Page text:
After the salted egg and nasi lemak chicken burgers, McDonald's Singapore is once again trying its hand at whipping up something novel. This time, they have diverted their attention to fish for a change and, as a bonus, decided to introduce throw something savoury in the mix too. How do they fare?
Not to be confused with Marina Bay’s i Light festival or the Singapore Night Festival, the second edition of the Light to Night Festival, which is currently ongoing until 26 January 2018 as part of the Singapore Art Week, spans Singapore’s historic Civic District, from Esplanade Park to Padang and all the way to the Asian Civilisations Museum.
December. It’s a month of nostalgia, of reflection, where you look back at the past eleven months, and marvel at how much you’ve progressed (or regressed?) since. It’s the Friday of the months, the season of giving, and a month of school holidays (and clearing leave, now that I’m an adult). And in the absence of snow in Singapore, at least we have the annual Christmas light-up along Orchard Road, a staple since 1984.
With some spare time on my hands, I made my way down to the Promontory at Marina Bay, camera in hand, on 29th July, the final National Day Parade preview before the actual day. My intent was to get some practice with my new camera as well as to soak in the festive atmosphere despite not having a ticket to the show itself.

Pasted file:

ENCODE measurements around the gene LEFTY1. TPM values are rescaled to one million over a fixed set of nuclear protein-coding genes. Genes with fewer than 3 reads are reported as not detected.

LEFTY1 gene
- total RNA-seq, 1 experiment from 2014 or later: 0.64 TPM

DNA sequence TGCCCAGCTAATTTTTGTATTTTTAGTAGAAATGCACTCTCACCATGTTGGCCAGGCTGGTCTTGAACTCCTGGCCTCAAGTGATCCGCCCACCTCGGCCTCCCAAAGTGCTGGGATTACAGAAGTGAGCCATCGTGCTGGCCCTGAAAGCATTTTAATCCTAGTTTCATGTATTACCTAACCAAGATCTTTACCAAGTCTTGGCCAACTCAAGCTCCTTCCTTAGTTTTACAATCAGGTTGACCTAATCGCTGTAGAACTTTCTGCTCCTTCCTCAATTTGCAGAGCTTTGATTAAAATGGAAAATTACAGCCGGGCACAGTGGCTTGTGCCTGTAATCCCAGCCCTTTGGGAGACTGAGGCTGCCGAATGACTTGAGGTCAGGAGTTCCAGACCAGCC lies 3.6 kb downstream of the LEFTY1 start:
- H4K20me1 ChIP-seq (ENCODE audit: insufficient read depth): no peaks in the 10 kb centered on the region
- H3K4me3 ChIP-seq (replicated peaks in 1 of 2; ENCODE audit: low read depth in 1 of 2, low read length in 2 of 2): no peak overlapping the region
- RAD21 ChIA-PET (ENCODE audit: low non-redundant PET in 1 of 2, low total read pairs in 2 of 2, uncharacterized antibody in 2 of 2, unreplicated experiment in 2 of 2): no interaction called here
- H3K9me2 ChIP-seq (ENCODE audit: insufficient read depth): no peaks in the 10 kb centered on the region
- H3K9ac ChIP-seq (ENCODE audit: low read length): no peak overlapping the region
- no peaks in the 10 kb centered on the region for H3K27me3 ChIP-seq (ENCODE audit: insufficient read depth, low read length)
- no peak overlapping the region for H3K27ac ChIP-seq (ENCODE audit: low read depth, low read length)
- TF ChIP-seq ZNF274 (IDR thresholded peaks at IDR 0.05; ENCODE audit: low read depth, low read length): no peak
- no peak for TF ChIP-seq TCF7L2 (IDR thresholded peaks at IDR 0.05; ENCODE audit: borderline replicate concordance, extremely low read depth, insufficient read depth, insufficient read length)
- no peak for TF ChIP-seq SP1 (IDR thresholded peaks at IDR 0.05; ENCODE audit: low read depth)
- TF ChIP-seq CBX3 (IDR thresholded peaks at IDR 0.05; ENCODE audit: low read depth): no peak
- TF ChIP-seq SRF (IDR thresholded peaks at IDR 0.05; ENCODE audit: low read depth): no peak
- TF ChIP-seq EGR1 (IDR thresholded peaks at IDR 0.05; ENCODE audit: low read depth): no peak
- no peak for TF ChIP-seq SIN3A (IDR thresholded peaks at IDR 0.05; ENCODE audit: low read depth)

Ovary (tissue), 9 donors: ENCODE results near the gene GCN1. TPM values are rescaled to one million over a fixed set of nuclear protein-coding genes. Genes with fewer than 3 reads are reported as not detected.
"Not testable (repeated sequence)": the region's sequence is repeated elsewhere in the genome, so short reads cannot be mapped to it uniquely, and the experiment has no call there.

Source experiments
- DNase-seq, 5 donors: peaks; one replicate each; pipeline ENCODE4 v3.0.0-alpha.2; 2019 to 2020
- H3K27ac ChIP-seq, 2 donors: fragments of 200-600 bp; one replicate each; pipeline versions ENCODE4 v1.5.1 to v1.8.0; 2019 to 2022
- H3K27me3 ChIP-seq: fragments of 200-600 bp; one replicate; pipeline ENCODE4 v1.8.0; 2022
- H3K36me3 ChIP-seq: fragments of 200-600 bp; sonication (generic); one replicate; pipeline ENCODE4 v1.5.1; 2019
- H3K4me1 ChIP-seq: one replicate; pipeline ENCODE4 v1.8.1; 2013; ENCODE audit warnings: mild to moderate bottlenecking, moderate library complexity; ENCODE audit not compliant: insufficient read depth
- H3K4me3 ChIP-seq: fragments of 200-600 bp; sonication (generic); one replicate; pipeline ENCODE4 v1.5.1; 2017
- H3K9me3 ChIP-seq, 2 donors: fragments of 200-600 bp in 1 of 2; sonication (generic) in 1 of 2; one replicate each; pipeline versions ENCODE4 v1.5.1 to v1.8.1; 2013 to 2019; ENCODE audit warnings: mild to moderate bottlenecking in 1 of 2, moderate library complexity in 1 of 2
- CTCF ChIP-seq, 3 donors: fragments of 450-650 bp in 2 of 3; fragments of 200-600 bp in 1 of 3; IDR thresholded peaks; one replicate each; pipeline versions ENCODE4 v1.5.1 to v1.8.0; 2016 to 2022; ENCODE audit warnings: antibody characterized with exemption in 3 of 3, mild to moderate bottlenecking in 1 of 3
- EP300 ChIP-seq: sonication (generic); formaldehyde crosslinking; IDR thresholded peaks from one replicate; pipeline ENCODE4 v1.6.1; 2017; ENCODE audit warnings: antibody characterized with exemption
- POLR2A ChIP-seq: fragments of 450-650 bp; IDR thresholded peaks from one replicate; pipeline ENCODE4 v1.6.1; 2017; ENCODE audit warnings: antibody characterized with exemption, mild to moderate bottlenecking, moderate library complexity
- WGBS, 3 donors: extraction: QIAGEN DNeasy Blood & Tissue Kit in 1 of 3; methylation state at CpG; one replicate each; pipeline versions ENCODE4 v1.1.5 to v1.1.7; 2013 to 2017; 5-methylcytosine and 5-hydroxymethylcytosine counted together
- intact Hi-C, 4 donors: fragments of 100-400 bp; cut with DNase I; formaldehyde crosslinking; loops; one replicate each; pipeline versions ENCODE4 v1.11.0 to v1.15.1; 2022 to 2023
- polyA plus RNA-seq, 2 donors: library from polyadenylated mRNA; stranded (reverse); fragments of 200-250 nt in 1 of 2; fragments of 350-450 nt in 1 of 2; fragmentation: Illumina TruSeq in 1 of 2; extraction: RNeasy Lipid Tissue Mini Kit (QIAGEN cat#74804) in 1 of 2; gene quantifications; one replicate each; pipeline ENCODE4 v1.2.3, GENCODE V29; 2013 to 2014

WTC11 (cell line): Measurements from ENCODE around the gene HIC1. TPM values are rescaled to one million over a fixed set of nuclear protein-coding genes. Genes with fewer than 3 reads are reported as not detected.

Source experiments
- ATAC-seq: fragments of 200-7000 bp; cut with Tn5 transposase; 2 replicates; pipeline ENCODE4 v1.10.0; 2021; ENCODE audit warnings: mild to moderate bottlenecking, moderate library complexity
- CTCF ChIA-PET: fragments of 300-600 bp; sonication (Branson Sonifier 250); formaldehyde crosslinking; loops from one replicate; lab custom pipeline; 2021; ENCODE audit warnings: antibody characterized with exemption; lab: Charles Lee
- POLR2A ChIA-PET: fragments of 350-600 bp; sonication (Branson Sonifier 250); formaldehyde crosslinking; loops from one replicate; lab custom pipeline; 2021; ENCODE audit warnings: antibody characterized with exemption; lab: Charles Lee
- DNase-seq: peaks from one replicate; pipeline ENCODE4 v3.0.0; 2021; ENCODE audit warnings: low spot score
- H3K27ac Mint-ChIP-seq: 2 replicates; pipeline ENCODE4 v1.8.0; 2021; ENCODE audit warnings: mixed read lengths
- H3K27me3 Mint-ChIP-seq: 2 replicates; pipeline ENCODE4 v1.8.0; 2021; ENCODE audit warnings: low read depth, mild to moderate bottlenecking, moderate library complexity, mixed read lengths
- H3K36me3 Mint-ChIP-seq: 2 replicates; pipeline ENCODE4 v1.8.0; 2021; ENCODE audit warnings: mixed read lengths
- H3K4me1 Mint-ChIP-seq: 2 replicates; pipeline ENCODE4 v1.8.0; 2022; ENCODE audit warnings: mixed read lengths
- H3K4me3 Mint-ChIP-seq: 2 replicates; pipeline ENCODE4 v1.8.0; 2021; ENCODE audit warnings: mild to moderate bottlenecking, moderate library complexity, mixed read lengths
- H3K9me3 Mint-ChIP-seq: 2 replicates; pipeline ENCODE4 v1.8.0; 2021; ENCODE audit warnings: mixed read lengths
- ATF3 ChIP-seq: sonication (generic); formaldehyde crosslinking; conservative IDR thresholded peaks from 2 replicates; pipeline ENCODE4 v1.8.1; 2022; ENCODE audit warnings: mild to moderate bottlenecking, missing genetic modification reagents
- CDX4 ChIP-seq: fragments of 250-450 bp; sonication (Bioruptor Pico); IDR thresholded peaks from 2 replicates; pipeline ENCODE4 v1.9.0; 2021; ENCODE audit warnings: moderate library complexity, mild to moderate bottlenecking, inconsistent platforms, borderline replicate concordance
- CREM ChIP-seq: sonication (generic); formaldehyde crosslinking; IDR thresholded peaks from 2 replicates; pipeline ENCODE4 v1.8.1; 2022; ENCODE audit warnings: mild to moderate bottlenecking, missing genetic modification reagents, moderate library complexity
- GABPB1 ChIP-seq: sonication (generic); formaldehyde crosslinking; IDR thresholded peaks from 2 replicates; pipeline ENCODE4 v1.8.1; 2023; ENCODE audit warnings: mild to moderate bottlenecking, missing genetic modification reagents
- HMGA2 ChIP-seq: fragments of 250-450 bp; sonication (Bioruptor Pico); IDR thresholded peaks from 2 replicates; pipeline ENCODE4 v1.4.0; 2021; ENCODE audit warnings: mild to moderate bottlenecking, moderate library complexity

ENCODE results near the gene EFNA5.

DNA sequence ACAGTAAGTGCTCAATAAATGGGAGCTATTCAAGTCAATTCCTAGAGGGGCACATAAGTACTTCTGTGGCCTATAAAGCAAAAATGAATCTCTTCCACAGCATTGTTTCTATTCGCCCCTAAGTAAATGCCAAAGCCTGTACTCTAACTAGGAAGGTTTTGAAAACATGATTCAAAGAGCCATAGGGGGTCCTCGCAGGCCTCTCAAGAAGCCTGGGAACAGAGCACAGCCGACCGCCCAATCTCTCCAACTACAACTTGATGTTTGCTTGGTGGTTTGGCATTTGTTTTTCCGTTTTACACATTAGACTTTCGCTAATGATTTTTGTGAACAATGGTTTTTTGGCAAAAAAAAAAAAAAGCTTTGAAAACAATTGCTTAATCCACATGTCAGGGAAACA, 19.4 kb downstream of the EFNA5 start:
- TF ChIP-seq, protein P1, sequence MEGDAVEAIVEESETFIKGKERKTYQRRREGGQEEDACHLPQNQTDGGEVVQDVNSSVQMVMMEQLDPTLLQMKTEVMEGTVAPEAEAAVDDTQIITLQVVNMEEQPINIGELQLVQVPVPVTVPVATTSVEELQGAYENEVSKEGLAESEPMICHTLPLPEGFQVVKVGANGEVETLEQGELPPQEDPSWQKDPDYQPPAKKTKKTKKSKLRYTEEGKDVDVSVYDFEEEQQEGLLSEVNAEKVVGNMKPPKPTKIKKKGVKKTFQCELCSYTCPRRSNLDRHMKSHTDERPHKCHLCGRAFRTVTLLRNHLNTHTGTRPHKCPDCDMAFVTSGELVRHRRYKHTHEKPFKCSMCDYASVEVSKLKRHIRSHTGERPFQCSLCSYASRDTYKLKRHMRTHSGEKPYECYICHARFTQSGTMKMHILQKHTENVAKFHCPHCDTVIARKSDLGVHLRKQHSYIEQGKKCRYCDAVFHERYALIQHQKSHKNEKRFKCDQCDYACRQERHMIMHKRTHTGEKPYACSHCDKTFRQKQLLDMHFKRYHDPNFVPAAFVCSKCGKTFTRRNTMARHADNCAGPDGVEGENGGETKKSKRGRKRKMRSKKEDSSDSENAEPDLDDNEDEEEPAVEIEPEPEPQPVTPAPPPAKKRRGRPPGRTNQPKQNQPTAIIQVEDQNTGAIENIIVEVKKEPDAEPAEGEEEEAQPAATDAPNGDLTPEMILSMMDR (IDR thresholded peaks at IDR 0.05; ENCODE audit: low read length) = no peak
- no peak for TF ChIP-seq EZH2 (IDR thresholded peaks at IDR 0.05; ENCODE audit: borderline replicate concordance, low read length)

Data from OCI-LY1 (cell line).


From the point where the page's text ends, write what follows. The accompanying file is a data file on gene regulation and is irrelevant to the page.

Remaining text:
I had done this once before some eleven years ago with a Canon PowerShot camera. Back then, the parade was still held at the old National Stadium. But after that, it felt like such a chore having to lug a tripod around and camp for a good spot hours before.
This time around, I wasn’t that prepared either. I adopted an “anything goes” attitude and brought my D7500 with kit lens and 55-200mm along.
McDonald’s staple menu of Fillet-O-Fish, McSpicy and Quarter Pounder with Cheese is rather stale by now, even with the seasonal items like the Prosperity burger and Samurai burger. McDonald’s seems to have realised this over the past two years and have tried to mix things up every now and then since.
My favourite of the new mixes was the “Create Your Taste” concept, which I enthusiastically wrote about last year. “Create Your Taste” has since quietly disappeared (to my great disappointment), probably because it took up too much preparation time for a fast food restaurant. It did give birth to two new staple items, though–the Angus Cheese burger and the Chicken with Apple Slaw burger, which they (thankfully) replaced with Buttermilk earlier this year. In retrospect, perhaps “Create Your Taste” was just a crowdsourced experiment all along.
Then, of course, there was the salted egg burger, which garnered mostly mixed reviews. Now McDonald’s is back with another locally-inspired creation, the Nasi Lemak Burger. Or, should it be known as the Roti Lemak burger instead?
Back in the early 2000s, the name K Box, to Singaporeans, was perhaps synonymous with karaoke. It offered decent prices relative to its competitors like Party World KTV, had many outlets islandwide, possessed the latest the largest song collection and also served meals, tidbits and refreshments.
Then, Teo Heng burst into the scene around 2007 with its first outlet at Katong Shopping Centre. It offered a no-frills concept, charging by room size instead of per pax, at far more affordable rates. While it didn’t offer any food or beverages, it allowed you to bring in your own food and (non-alcoholic) drinks, a trade-off most people are more than happy to accept. Originally situated at less accessible places like Katong and Sembawang, it has since expanded to places such as JCube, Rendezvous Hotel and Suntec City. Today, it’s safe to say that Teo Heng has displaced K Box as the first thing that comes to mind when you say ‘karaoke’.